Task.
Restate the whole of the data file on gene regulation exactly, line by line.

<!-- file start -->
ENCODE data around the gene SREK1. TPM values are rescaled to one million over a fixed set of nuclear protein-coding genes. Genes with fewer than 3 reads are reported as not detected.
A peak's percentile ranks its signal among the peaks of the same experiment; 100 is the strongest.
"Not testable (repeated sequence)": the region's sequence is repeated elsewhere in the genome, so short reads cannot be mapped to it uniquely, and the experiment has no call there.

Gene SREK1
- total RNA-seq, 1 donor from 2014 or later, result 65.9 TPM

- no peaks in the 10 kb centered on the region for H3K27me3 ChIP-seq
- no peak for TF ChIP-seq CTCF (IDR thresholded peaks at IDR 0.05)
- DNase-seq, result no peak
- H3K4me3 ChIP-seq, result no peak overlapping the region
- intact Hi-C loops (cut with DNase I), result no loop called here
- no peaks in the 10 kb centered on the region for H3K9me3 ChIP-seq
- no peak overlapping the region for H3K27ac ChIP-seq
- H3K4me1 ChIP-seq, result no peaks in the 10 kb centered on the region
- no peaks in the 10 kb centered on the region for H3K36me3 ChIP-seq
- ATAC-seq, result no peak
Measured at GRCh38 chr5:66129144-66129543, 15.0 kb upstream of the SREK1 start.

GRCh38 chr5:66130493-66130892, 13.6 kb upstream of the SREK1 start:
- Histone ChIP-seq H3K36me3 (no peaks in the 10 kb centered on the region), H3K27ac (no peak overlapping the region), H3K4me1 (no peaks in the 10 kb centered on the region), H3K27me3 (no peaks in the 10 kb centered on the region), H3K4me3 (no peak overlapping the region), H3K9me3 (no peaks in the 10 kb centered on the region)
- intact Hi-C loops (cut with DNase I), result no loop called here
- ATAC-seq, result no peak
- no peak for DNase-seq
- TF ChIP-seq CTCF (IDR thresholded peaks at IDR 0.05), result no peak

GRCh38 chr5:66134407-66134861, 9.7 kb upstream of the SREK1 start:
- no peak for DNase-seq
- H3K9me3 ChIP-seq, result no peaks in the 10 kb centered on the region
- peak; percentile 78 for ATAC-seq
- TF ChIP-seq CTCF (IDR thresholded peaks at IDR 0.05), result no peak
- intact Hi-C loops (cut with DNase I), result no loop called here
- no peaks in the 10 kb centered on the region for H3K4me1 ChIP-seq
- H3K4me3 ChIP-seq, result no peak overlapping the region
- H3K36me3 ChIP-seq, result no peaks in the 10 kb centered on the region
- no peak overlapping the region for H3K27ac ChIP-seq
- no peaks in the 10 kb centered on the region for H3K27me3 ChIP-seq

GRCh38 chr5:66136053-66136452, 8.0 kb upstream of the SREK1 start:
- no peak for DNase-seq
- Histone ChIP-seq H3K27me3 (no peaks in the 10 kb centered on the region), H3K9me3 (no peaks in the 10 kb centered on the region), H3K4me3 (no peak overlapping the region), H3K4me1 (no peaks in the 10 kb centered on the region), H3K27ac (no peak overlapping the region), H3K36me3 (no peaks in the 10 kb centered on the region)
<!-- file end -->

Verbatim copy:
ENCODE data around the gene SREK1. TPM values are rescaled to one million over a fixed set of nuclear protein-coding genes. Genes with fewer than 3 reads are reported as not detected.
A peak's percentile ranks its signal among the peaks of the same experiment; 100 is the strongest.
"Not testable (repeated sequence)": the region's sequence is repeated elsewhere in the genome, so short reads cannot be mapped to it uniquely, and the experiment has no call there.

Gene SREK1
- total RNA-seq, 1 donor from 2014 or later, result 65.9 TPM

- no peaks in the 10 kb centered on the region for H3K27me3 ChIP-seq
- no peak for TF ChIP-seq CTCF (IDR thresholded peaks at IDR 0.05)
- DNase-seq, result no peak
- H3K4me3 ChIP-seq, result no peak overlapping the region
- intact Hi-C loops (cut with DNase I), result no loop called here
- no peaks in the 10 kb centered on the region for H3K9me3 ChIP-seq
- no peak overlapping the region for H3K27ac ChIP-seq
- H3K4me1 ChIP-seq, result no peaks in the 10 kb centered on the region
- no peaks in the 10 kb centered on the region for H3K36me3 ChIP-seq
- ATAC-seq, result no peak
Measured at GRCh38 chr5:66129144-66129543, 15.0 kb upstream of the SREK1 start.

GRCh38 chr5:66130493-66130892, 13.6 kb upstream of the SREK1 start:
- Histone ChIP-seq H3K36me3 (no peaks in the 10 kb centered on the region), H3K27ac (no peak overlapping the region), H3K4me1 (no peaks in the 10 kb centered on the region), H3K27me3 (no peaks in the 10 kb centered on the region), H3K4me3 (no peak overlapping the region), H3K9me3 (no peaks in the 10 kb centered on the region)
- intact Hi-C loops (cut with DNase I), result no loop called here
- ATAC-seq, result no peak
- no peak for DNase-seq
- TF ChIP-seq CTCF (IDR thresholded peaks at IDR 0.05), result no peak

GRCh38 chr5:66134407-66134861, 9.7 kb upstream of the SREK1 start:
- no peak for DNase-seq
- H3K9me3 ChIP-seq, result no peaks in the 10 kb centered on the region
- peak; percentile 78 for ATAC-seq
- TF ChIP-seq CTCF (IDR thresholded peaks at IDR 0.05), result no peak
- intact Hi-C loops (cut with DNase I), result no loop called here
- no peaks in the 10 kb centered on the region for H3K4me1 ChIP-seq
- H3K4me3 ChIP-seq, result no peak overlapping the region
- H3K36me3 ChIP-seq, result no peaks in the 10 kb centered on the region
- no peak overlapping the region for H3K27ac ChIP-seq
- no peaks in the 10 kb centered on the region for H3K27me3 ChIP-seq

GRCh38 chr5:66136053-66136452, 8.0 kb upstream of the SREK1 start:
- no peak for DNase-seq
- Histone ChIP-seq H3K27me3 (no peaks in the 10 kb centered on the region), H3K9me3 (no peaks in the 10 kb centered on the region), H3K4me3 (no peak overlapping the region), H3K4me1 (no peaks in the 10 kb centered on the region), H3K27ac (no peak overlapping the region), H3K36me3 (no peaks in the 10 kb centered on the region)